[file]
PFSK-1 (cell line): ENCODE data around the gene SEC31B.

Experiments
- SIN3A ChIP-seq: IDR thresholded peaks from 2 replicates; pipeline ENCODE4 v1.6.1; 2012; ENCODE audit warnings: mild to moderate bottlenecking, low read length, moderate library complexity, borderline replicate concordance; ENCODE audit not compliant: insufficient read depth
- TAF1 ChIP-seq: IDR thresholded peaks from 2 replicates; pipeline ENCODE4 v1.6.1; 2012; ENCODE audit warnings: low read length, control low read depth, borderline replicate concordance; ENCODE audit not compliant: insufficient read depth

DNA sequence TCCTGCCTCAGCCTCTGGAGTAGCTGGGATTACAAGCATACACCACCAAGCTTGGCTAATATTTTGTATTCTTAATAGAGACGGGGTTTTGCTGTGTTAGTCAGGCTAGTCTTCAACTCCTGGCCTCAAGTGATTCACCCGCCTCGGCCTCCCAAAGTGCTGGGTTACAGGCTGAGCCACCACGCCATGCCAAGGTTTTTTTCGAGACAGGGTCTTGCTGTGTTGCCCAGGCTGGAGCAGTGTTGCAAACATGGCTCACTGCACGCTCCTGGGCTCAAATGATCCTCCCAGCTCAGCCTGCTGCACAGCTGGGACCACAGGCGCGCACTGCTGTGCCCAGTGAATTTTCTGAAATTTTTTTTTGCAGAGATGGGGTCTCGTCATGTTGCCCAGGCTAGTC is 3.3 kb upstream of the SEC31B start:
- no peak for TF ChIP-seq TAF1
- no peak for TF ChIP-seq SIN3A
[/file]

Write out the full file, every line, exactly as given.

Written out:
PFSK-1 (cell line): ENCODE data around the gene SEC31B.

Experiments
- SIN3A ChIP-seq: IDR thresholded peaks from 2 replicates; pipeline ENCODE4 v1.6.1; 2012; ENCODE audit warnings: mild to moderate bottlenecking, low read length, moderate library complexity, borderline replicate concordance; ENCODE audit not compliant: insufficient read depth
- TAF1 ChIP-seq: IDR thresholded peaks from 2 replicates; pipeline ENCODE4 v1.6.1; 2012; ENCODE audit warnings: low read length, control low read depth, borderline replicate concordance; ENCODE audit not compliant: insufficient read depth

DNA sequence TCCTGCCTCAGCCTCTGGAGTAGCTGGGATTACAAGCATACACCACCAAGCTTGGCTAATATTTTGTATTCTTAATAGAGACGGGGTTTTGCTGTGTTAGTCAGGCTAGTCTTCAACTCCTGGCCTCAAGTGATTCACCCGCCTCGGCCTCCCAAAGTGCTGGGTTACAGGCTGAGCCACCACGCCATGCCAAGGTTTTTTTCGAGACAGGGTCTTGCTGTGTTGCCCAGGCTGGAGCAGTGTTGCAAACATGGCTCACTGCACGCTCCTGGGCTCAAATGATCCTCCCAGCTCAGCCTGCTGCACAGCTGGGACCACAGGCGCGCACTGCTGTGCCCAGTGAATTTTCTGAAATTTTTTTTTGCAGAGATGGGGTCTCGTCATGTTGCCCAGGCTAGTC is 3.3 kb upstream of the SEC31B start:
- no peak for TF ChIP-seq TAF1
- no peak for TF ChIP-seq SIN3A